Another thing to consider is that Busch may want to try his hand at Cup ownership. With as competitive as Busch is, I get the vibe that watching JGR teammate Hamlin and rival Keselowski get ownership in teams has to be making Busch feel a little jealous.

Maybe Busch could buy into a team like JTG Daugherty Racing or Front Row? Busch could theoretically buy into the team, switch it to Toyota and drive for it. He certainly wouldn’t be the first future Hall of Famer to become an owner/driver in their prime.

But if Busch stays — and I think he does — or goes to a team other than SHR, who would take over the SHR No. 10?

A lot of that comes down to sponsorship. It’s unknown at this point whether current sponsor Smithfield is returning or not following Almirola’s departure. And I would imagine if Almirola does run a part-time schedule next year (I could see him doing that with SHR alliance team Rick Ware Racing), he would have Smithfield back him. That would likely take away some of its support on the No. 10 even if the company does stick around.

SHR co-owner Gene Haas could also step up and foot the bill, as he has done many times on SHR cars with his company Haas Automation. But Haas is already the primary sponsor for Cole Custer (five of 10 races so far this year), so Haas may not want to sponsor two cars.

If sponsorship isn’t an issue, Ryan Preece seems like the guy for the No. 10. Preece is currently SHR’s reserve driver, and the organization is putting him in 12 races across the top three NASCAR series this season. Given his current status with the team, Harvick’s company KHI Management representing him and his three years of Cup experience already, there’s probably quite the push to get him in that car.

If Smithfield and Haas don’t put money toward the No. 10 and sponsorship is an issue, the team could turn to one of three drivers who bring sponsorship with them: Harrison Burton, Riley Herbst or Ricky Stenhouse Jr. All three drivers are represented by KHI, and three of the five drivers the talent agency represents are currently with SHR.

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Burton is in his rookie year with Wood Brothers Racing and hasn’t been doing that well (3oth in points), but he’s showed he can get the job done in NXS and has backing from DEX Imaging.

Herbst is in his second year in NXS with SHR, and he’s shown improvement this year, upping his average finish 4.5 spots over last year so far. Plus, he has backing from Monster Energy. If Herbst were to take the role, I could see Preece or Hailie Deegan getting the NXS No. 98 (this is the sentence that will set off you commenters, isn’t it?).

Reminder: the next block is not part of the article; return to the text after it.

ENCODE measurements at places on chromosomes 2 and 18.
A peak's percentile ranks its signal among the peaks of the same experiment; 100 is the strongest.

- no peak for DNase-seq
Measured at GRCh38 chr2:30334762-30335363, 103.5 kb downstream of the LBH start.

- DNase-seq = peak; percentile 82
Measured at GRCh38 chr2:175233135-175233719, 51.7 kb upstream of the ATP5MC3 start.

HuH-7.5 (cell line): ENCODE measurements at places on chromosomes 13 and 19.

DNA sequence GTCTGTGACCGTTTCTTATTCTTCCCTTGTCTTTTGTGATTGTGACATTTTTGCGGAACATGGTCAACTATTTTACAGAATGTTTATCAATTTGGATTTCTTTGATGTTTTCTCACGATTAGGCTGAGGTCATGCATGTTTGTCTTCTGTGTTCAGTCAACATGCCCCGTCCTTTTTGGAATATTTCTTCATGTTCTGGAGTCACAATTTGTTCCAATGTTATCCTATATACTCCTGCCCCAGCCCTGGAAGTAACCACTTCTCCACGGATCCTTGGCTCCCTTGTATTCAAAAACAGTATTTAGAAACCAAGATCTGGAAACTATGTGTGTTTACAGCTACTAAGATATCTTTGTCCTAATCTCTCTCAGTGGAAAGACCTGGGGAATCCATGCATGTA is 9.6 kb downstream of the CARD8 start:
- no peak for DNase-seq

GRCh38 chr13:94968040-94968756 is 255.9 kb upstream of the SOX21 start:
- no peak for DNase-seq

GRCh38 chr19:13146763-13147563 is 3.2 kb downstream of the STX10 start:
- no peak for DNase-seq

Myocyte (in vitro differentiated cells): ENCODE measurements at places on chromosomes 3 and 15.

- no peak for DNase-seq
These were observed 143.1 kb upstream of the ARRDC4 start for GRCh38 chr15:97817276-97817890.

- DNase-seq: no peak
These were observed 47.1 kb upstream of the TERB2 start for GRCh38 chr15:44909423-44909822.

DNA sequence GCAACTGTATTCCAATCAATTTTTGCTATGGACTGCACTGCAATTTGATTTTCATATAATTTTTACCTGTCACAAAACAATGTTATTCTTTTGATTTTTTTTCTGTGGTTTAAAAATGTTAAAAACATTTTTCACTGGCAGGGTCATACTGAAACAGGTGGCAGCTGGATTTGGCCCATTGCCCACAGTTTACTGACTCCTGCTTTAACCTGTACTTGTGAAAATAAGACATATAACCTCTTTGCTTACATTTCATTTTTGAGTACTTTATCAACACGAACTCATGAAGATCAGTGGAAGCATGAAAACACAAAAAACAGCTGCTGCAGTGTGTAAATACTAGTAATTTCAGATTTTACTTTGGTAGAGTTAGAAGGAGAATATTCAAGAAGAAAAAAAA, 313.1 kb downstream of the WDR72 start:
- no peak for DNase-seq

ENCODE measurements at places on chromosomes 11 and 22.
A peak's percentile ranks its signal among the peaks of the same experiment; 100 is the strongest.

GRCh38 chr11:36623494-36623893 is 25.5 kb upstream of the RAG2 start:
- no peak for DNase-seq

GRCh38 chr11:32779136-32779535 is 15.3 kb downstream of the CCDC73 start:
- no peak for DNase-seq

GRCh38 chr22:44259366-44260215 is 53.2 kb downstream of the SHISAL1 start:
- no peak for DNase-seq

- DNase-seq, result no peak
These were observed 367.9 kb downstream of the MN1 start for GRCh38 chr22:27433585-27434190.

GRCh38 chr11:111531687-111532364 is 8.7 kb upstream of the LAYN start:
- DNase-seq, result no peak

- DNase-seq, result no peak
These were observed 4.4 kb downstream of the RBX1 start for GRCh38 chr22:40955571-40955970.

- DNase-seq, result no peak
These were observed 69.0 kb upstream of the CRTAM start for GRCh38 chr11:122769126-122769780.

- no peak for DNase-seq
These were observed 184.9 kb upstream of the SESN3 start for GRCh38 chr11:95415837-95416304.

Signing Stenhouse would actually be very similar to SHR bringing in Almirola in 2018. He would be a veteran presence who has won no superspeedways but has never really had a shot in top-notch equipment. He also has support from NOS Energy Drink, which wouldn’t clash with Monster as they are owned by the same people.

Should Blaney leave Penske then, like Busch, the No. 10 would be his best option performance-wise. Plus, Blaney has a tattoo of the No. 10 to honor his grandfather Lou Blaney, so getting that number has to be attractive to him. And sponsors seem to love Blaney, so getting Smithfield or another sponsor on board with him probably wouldn’t be an issue.

I expect Blaney to stay at Penske, like I expect Busch to stay at JGR. But crazier things have happened in silly season.

Regardless of what Busch and SHR decide to do, those two moves will set off a game a musical chairs that will keep us silly season lovers entertained up until the start of the 2023 season.

About the author

Michael Massie is a writer for Frontstretch. Massie, a Richmond, Va. native, has been a NASCAR superfan since childhood, when he frequented races at Richmond International Raceway. Massie is a lover of short track racing and travels around to the ones in his region. Outside of motorsports, the Virginia Tech grad can be seen cheering on his beloved Hokies.

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john dawg chapman

If big brother Kurt were to retire as a driver, & move into a driver development, or competition director position with 23XI. Then the charter & sponsorship issues for Kyle, go away. And he stays in the Toyota family.